The DC Lottery’s information technology officials have said it no longer plans to host its online gambling plan on the city’s secure DC-Net – a high-speed network built post-9/11 to ensure official communications would not be interrupted in the event of another terrorist attack.
Originally planned to ensure iGaming would be “kept within city borders” under a secure connection for wagered games, DC Attorney General Irvin B said yesterday that officials have opted for other forms of technology to secure the system. Did they realise that online gambling is not a form of terrorism? What a breakthrough!
In a report by the Washington Post, Irvin refused to detail which technology would be used instead, but did mention that play has to remain within the city to be lawful.
The paper also reported that Director Buddy Roogow said the DC Lottery is “very confident in its systems”, and in regards to the intellectual property in the effort to regulate online gaming, he added: “We don’t want to give away everything we’re doing. We feel we’ve found other ways to secure the system in terms of intrajurisdictional play.”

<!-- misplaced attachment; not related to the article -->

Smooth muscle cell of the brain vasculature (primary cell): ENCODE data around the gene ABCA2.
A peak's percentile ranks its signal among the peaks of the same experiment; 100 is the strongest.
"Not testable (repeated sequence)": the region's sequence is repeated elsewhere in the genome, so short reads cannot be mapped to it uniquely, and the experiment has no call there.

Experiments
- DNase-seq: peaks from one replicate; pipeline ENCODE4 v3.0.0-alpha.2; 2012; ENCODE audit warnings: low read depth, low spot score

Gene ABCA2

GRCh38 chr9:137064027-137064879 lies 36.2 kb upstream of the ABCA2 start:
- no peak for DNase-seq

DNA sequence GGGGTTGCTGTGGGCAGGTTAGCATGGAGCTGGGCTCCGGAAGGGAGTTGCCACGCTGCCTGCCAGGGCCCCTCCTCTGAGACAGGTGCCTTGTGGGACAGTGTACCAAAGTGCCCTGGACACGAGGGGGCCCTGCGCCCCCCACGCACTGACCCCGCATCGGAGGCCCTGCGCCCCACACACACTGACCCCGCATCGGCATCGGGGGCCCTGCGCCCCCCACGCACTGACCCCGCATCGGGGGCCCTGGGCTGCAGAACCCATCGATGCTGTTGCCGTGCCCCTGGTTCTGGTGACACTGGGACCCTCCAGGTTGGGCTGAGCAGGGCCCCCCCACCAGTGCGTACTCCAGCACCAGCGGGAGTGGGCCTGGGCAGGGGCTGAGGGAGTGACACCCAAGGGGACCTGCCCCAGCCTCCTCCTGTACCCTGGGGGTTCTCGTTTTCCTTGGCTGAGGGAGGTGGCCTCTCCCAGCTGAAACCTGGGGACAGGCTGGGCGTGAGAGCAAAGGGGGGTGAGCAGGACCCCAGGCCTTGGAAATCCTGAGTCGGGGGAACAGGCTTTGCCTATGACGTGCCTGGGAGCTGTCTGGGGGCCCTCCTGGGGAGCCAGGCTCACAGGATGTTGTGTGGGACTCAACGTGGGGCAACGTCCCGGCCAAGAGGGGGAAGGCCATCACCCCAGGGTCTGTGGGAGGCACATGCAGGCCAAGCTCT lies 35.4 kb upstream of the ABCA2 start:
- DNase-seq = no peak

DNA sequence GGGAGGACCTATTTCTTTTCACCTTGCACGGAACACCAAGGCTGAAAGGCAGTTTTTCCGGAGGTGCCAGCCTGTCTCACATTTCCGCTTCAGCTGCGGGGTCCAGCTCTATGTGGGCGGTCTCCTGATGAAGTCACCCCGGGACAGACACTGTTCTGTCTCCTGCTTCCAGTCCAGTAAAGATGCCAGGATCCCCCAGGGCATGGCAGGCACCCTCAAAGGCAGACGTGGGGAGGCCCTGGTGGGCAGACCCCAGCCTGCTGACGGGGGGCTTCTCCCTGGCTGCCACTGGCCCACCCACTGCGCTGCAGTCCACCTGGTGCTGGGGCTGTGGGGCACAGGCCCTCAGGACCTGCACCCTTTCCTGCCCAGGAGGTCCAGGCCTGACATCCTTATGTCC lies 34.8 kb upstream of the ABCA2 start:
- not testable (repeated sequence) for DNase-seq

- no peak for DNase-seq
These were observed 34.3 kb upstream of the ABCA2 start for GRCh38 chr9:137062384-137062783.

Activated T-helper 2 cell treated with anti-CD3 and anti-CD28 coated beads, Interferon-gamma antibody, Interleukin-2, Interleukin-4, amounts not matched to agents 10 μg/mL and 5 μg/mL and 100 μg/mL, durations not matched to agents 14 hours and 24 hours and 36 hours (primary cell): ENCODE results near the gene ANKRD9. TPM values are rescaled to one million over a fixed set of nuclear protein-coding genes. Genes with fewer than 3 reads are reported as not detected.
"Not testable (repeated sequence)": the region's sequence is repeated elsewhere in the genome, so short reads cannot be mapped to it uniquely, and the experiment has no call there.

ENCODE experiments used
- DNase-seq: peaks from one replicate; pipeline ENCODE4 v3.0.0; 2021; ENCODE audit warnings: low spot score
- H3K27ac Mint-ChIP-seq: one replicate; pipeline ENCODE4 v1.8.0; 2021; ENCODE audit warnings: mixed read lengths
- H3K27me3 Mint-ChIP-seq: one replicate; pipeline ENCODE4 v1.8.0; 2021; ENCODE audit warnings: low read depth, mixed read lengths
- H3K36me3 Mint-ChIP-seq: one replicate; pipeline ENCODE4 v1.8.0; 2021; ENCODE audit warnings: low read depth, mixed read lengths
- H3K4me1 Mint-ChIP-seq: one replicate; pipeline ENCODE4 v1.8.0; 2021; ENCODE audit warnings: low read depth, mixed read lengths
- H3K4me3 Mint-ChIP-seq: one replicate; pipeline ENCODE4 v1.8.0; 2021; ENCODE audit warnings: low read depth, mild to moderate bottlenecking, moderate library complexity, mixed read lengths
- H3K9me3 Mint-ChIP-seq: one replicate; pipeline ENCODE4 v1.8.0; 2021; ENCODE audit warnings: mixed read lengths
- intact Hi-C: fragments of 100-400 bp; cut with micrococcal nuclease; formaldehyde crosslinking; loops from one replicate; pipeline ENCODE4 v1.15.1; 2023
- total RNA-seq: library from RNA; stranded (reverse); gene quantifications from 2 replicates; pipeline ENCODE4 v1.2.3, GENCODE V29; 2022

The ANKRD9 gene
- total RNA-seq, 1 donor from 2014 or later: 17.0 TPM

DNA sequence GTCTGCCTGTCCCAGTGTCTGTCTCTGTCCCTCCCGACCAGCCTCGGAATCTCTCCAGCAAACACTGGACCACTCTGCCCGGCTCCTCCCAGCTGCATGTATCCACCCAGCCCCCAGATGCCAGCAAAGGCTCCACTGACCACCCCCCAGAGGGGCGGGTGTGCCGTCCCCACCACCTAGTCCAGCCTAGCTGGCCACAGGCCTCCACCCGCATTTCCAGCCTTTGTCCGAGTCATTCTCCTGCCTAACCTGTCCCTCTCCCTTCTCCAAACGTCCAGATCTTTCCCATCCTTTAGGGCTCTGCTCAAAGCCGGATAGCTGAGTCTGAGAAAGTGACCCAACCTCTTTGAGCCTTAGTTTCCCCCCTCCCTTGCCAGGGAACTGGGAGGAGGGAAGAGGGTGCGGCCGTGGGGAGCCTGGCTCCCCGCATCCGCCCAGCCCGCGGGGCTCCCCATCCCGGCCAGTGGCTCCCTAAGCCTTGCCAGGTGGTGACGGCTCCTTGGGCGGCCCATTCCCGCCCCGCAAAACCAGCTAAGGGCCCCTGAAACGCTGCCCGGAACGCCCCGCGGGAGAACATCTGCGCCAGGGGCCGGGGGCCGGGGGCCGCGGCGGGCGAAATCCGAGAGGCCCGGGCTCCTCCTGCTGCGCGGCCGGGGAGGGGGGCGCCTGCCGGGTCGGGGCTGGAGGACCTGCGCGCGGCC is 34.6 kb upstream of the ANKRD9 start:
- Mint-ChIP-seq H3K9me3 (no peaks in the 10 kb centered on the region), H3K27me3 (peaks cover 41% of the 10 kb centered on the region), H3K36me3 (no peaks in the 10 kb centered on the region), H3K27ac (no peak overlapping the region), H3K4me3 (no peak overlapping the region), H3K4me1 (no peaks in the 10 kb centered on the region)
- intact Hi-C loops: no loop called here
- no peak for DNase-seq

Lottery officials, who have been working on its implementation since it passed into law as part of a supplemental budget plan last December, also say they have no plans to change the main components of iGaming.
This was decided after they held a series of delayed public meetings to address concerns about online gambling. To keep any worrying and wrongly informed members of the public content, they reduced the number of games planned to debut from six to four when iGaming is implemented by the lottery.
However, the pair of games left out of the lottery’s initial plans will be reintroduced at a later point anyway, officials said, showing that their efforts to satisfy are just a waste of time and effort. At least the amendment in network technology suggests they’ve recognised the difference between iGaming and terrorism?